Steve Bunce on Boxing: I was there at the start for Audley Harrison. I don't want to be there at the end

 

Audley Harrison is due back in Britain from his Los Angeles exile in the next week to start charm campaign number three or four or five in anticipation of his genuine "last chance" fight against Iraqi Ali Adams on 26 May.

Adams is a nice guy and is possibly the best heavyweight from that region, assuming that Hassan "The Iranian Assassin" Chitsaz, who is 54, has finally called it a day and relinquished his Latino heavyweight title.

Chitsaz, like Adams, is a refugee from terror and arrived in his chosen country with a fighting dream. Chitsaz once told me: "I came to American with nothing but my fists and my heart." Adams has told me the same story, only his journey ended in Hammersmith and not the Mexican border.

Harrison, meanwhile, is convinced that he can still make an impact on the British and then the world scene. "If I can't beat Adams then I don't deserve to continue boxing," he said, which is similar to the statement he uttered before losing to the Belfast cabbie Martin Rogan in 2008. There is no denying that Harrison remains a popular figure in Britain, winning millions of new fans during his sortie under the lights on Strictly Come Dancing.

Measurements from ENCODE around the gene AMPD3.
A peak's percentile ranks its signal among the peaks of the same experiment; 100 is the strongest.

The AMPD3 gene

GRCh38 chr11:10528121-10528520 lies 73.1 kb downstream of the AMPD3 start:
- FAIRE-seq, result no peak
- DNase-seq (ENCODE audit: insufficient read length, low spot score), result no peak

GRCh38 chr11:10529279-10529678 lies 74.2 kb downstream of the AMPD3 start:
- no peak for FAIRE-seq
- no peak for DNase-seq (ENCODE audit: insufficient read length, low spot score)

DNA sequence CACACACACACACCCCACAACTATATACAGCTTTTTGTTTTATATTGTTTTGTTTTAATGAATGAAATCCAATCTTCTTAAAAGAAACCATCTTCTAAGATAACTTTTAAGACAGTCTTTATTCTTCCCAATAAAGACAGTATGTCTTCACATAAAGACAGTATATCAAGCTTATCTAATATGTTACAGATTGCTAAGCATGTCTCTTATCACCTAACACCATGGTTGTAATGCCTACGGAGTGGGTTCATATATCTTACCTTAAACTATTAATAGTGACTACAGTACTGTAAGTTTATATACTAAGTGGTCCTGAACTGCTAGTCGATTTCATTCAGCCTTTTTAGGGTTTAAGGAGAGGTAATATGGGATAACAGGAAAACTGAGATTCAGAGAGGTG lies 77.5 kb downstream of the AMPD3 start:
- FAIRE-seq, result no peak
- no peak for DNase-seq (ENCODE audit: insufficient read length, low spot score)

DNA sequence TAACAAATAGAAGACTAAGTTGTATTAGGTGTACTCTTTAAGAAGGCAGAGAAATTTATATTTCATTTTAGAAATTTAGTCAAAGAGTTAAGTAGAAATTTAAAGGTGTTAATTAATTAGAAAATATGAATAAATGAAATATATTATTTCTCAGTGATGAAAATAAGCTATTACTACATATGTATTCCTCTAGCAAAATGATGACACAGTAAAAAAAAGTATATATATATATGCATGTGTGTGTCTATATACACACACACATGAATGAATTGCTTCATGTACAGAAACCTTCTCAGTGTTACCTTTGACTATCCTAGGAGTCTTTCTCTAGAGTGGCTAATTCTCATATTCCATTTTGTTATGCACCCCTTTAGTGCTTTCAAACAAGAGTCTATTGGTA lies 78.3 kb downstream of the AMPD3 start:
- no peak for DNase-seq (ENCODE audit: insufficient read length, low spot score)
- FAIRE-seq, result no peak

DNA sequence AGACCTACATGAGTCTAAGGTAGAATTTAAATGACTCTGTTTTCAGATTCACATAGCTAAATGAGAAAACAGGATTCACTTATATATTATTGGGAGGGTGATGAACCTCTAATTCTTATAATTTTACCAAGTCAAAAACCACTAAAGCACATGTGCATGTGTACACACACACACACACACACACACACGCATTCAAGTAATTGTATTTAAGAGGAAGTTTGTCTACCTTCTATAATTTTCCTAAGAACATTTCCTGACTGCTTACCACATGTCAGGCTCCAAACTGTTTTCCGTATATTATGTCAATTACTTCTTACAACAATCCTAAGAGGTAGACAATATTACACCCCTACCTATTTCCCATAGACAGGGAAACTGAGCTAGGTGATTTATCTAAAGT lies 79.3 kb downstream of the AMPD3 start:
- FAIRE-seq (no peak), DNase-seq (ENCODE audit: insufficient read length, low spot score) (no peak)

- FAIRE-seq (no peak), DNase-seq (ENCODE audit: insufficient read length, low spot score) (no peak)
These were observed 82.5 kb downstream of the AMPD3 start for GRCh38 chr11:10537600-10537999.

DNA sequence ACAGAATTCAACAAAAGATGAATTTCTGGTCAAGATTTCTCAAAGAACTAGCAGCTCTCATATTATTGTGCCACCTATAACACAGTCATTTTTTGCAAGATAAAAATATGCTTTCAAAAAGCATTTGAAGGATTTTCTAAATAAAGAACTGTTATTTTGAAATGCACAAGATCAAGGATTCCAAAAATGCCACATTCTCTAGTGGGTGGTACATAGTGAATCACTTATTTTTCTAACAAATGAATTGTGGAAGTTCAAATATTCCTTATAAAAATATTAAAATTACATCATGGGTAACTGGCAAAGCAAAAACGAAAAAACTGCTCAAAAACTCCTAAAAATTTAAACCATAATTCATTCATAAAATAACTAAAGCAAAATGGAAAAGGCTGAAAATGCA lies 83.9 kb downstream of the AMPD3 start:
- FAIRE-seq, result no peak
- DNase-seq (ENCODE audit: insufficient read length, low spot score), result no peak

However, his shortcomings now in the ring make each of his recent appearances as a prizefighter depressing viewing for anybody who was a fan; I was a fan and I hate watching fighters trying to find what can never be replaced. Harrison's heyday and the peak of his boxing career was winning the Sydney gold medal 12 years ago. It was a victory against tremendous odds and only achieved after a series of brilliant wins in the ring.

In the following and understandable rush to line his pockets, Big Aud forgot a few basics from the boxing business and his downfall was both spectacular to record and unpleasant to witness. Harrison, you see, really did have the chance to dominate a sport that was searching for a new hero by the time he was maturing as a professional.